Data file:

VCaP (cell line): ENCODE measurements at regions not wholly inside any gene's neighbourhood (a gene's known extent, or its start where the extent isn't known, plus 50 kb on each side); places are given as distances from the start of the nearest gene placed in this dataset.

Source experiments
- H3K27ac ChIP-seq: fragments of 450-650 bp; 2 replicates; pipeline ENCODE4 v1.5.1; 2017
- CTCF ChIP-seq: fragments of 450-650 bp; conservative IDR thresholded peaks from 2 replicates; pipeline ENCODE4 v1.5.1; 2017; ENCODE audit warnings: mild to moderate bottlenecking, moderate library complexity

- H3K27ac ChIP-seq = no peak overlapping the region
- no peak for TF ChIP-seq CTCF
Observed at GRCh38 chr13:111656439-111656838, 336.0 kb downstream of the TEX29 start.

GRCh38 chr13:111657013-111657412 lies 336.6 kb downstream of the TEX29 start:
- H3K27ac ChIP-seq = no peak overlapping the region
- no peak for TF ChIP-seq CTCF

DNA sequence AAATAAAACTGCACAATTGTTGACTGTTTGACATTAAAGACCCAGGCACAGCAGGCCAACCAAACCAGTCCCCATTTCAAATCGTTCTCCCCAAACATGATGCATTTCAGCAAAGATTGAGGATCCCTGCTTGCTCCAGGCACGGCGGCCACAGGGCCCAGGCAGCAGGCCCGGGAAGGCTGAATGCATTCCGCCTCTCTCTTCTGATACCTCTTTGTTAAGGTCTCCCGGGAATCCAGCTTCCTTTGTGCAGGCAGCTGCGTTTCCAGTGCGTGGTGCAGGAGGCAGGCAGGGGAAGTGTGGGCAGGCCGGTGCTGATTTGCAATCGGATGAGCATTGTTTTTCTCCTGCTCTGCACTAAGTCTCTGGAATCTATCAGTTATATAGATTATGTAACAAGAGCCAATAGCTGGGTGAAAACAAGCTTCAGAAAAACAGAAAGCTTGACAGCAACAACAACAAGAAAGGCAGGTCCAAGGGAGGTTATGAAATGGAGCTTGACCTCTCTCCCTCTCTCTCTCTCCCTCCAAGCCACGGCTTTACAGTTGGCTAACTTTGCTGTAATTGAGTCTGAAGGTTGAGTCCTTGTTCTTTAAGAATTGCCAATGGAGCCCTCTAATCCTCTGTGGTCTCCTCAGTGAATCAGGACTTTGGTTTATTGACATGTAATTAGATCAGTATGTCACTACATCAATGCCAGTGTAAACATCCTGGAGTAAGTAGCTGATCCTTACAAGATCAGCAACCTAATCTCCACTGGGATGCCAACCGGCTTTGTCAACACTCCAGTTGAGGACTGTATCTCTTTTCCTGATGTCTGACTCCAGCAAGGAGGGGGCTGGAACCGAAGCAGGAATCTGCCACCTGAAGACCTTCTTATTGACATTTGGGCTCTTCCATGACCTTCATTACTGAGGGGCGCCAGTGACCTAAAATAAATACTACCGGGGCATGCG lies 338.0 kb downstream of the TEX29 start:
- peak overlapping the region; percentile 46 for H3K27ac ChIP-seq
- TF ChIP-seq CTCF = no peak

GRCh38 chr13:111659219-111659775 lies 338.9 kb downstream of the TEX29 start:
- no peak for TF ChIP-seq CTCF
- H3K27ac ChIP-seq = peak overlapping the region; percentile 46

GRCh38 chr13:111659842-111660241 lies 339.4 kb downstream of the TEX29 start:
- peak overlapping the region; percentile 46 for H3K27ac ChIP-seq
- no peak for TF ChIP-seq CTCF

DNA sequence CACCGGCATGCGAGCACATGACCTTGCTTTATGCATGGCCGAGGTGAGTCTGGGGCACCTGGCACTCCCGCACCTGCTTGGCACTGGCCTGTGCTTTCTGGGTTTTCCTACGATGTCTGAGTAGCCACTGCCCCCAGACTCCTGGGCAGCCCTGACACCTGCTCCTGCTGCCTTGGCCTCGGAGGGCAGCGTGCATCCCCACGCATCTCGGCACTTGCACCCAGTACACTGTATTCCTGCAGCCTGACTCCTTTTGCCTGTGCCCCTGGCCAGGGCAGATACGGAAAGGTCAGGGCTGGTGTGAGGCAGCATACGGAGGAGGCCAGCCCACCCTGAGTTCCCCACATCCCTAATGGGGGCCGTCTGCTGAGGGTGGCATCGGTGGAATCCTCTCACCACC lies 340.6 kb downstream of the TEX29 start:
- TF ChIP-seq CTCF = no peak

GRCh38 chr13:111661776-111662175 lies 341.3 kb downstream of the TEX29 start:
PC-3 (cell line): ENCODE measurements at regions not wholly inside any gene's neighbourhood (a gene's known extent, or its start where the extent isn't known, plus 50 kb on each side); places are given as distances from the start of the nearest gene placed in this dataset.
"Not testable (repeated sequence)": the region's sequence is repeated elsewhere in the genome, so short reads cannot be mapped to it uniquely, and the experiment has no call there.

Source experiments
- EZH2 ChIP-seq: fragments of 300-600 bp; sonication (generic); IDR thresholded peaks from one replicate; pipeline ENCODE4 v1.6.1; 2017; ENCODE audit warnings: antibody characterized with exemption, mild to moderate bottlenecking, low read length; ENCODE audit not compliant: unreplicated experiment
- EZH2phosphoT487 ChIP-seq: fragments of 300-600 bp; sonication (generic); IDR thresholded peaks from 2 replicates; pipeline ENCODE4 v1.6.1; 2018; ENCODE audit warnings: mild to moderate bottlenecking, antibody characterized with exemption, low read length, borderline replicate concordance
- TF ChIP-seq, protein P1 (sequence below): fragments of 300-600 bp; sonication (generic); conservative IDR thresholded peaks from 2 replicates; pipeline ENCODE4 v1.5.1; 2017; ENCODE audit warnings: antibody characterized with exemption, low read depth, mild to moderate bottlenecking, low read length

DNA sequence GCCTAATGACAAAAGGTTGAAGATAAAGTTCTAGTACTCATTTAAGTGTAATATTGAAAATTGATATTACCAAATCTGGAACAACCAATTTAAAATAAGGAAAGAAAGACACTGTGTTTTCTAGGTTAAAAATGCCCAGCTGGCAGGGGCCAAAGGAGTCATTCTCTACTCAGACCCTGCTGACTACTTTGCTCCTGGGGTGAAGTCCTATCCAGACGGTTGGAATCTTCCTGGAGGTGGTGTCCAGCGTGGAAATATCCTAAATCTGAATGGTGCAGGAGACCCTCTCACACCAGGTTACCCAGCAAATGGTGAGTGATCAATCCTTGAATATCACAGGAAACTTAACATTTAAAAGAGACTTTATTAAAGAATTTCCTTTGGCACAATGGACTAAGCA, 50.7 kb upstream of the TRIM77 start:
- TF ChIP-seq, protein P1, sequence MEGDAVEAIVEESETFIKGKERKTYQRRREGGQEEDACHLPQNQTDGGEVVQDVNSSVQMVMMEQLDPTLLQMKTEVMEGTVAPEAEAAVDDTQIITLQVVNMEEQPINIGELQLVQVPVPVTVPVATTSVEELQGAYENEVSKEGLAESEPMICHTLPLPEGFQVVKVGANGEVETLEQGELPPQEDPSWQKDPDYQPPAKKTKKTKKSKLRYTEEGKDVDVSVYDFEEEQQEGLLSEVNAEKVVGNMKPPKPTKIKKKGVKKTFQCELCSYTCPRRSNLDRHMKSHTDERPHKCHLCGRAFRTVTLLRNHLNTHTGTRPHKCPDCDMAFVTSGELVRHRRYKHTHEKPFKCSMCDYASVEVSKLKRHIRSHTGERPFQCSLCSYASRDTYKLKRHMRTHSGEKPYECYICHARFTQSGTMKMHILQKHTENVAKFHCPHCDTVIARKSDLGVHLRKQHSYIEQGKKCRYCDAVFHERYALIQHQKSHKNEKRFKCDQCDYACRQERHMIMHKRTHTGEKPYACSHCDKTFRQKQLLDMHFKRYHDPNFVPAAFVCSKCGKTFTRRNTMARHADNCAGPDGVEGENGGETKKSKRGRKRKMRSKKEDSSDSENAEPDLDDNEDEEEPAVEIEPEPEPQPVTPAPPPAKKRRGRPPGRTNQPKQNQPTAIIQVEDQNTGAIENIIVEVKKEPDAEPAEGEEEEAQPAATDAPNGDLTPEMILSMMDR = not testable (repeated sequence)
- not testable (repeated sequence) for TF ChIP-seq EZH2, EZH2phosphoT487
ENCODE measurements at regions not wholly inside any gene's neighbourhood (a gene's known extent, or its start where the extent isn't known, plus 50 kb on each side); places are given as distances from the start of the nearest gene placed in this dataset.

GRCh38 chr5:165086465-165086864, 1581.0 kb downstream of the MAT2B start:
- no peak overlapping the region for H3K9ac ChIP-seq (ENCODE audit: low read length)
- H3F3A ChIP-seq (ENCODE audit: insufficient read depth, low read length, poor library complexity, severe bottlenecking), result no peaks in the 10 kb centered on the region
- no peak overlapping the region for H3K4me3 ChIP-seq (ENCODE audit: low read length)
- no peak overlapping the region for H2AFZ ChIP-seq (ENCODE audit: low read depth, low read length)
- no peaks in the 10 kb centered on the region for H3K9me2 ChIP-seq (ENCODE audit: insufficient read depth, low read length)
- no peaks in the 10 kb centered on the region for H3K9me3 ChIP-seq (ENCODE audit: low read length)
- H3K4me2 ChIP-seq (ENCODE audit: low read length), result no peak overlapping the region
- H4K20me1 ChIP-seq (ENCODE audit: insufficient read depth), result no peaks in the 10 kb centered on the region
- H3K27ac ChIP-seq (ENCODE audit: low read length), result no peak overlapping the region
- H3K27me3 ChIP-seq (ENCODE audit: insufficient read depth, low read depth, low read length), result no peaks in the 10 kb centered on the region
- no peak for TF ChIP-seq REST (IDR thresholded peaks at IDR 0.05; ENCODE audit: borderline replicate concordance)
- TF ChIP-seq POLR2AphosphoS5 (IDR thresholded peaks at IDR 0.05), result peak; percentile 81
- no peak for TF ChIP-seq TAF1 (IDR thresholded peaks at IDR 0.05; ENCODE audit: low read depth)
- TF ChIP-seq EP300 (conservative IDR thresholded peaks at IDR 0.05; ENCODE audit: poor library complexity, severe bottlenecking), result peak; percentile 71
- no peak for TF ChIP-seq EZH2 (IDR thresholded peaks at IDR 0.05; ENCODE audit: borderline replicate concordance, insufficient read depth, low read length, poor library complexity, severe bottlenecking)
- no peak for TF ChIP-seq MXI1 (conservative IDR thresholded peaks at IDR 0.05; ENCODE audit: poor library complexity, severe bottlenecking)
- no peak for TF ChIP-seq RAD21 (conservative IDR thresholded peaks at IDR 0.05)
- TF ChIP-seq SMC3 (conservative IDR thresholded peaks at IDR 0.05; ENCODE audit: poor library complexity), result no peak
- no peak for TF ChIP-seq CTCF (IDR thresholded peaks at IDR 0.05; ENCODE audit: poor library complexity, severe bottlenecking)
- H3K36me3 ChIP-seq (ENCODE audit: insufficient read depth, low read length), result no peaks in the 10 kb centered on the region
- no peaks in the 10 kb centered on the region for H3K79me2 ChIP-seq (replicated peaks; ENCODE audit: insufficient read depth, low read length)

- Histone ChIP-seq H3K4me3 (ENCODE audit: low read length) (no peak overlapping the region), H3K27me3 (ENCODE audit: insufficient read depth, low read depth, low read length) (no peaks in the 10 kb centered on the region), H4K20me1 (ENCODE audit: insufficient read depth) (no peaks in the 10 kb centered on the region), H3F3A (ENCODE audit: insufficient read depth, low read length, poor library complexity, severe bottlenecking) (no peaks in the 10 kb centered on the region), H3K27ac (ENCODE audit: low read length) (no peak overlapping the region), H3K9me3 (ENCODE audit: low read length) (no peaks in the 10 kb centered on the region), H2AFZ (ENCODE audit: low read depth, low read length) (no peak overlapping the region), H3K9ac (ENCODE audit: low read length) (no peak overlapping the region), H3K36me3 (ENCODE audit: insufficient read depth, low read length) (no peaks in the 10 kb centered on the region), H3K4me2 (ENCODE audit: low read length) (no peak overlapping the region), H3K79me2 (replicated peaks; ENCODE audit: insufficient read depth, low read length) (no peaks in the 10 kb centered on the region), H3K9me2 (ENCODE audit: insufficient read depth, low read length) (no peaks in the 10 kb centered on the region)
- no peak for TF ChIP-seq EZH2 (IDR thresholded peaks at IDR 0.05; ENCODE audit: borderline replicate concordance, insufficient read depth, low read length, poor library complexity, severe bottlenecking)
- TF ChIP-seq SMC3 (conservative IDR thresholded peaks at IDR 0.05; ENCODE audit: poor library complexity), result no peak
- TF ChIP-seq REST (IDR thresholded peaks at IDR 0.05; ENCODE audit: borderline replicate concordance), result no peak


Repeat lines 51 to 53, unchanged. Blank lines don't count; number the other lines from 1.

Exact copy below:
- TF ChIP-seq SMC3 (conservative IDR thresholded peaks at IDR 0.05; ENCODE audit: poor library complexity), result no peak
- no peak for TF ChIP-seq CTCF (IDR thresholded peaks at IDR 0.05; ENCODE audit: poor library complexity, severe bottlenecking)
- H3K36me3 ChIP-seq (ENCODE audit: insufficient read depth, low read length), result no peaks in the 10 kb centered on the region